Example: Rather than asking, “Do you think this a good idea?”… try asking: “Tell me how come you think this is a good idea?”
- Leadership and executive communication — understand what valuable communication looks like and what the target audience expects.
A classic example of leadership communication revolves around a specific situation or event, its consequences, the options as we advance from the consequences, which option we are going with, and why.
In such a case, use communication to build confidence and demonstrate: a plan has been thought through and is moving forward. The outcome you want to go for is the leader has one less thing to worry about.
The SCQA model for communication is highly efficient and worth exploring.
- Engage with and discuss complicated topics on numerous levels — is when you can explain technical and complex matters to a less-technical audience.
To do this well, you have to meet the audience where they are and then decide whether to go with layman’s terms, the Ph.D. version, or something in-between. It’s important to avoid making anyone feel stupid or like you’re overly supportive.
- Choose importance over interest — recognize when it’s time to give up your favorite projects, to free up time, to work on something more substantial.
You’ve built something great. It is a marvel and a true engineering gem. Do the right thing and hand over the ownership to someone else and move on to more meaningful things. Doing this well takes heart and courage.
- Inter-company networking and cross-functional awareness — maintain solid ambient awareness of what’s going on in the organization and understand how these map to your team(s) priorities.
The ambient awareness can help you dodge bullets or even disasters.
Small talk, gossiping, and water-cooler chats are essential.
- Self-managing your career and growth — Create clarity on your aspirations, and own your destiny through frequent introspection and course correction. Make a plan for your career goals. Understand where you are today, your weaknesses and how you compensate for them and your superpowers and how they can help you get to where you want to go. Check-in with yourself and ask: Am I getting closer? If not, this is an indicator of your need to course correct.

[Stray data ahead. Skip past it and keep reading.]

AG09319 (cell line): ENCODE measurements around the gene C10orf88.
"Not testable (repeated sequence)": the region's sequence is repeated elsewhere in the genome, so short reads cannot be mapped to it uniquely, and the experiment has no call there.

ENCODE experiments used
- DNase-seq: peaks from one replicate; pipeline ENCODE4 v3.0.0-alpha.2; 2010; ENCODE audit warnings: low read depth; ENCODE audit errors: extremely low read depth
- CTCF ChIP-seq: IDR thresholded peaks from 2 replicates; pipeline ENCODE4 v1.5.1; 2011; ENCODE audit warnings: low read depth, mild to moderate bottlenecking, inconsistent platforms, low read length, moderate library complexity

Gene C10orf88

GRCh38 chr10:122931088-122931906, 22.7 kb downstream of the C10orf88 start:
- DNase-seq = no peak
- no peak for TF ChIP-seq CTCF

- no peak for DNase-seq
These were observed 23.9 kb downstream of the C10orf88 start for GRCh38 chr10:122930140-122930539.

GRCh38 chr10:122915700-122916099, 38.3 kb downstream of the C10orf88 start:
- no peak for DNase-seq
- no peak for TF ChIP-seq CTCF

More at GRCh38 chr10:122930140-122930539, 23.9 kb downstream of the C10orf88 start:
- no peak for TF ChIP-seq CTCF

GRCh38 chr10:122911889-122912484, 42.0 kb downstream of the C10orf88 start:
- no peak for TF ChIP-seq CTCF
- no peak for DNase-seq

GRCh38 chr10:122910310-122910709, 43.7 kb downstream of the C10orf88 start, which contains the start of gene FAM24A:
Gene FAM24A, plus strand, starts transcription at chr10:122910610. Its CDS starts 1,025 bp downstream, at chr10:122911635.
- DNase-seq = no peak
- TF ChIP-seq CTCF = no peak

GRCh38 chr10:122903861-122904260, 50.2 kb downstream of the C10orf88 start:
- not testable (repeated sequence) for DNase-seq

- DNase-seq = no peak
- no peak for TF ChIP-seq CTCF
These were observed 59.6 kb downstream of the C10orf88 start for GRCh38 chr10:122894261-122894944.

- Receive and learn from negative feedback — do this gracefully without being defensive or rejective. If you can, lean into the feedback. Welcome the feedback and recognize while it might be hard to hear, it will help you become better.
Remember, those sharing the feedback are likely fearing this moment as much as you find it unpleasant.
Use the opportunity to understand where the feedback is coming from. Show empathy and that you care. Not all feedback requires action, but all feedback needs to be understood.
- Provide growth-oriented but hard-to-deliver feedback — tell someone, not only when they do good but also when they slip or are not helping themselves or their peers.
Delivering tough-to-hear feedback is hard! If done right the feedback can help build trust, and stronger relations, and lead to better outcomes.
Radical Candor is a great first step in this direction.
- Stakeholder alignment, communication, and management — create, provide and share well-crafted communication to a multitude of individuals (i.e. leadership, program managers, ICs, design, and others). Provide clarity by communicating the essentials, and catering to everyone’s needs. Understand when it’s right to bring in partners cross-functionally, when to delegate, and when to lead.
- Align and lead multiple engineers without being a people manager — run a project independently without management support for extended periods. Build trust, provide overview, alignment, and clarity — sometimes with competing priorities.
In a nutshell, help a group of individuals successfully navigate towards a common goal without distraction and roadblocks.
- Identify valuable opportunities, define and circulate the idea(s) to align and gather buy-in to finally execute your idea — This is a long winding process, especially in larger organizations. It means capturing valuable business propositions, often in writing. Influence existing systems and priorities, align decision-makers, acquire buy-in, get a headcount, build a project plan, get the go-ahead, and lastly, execution and delivery 🚀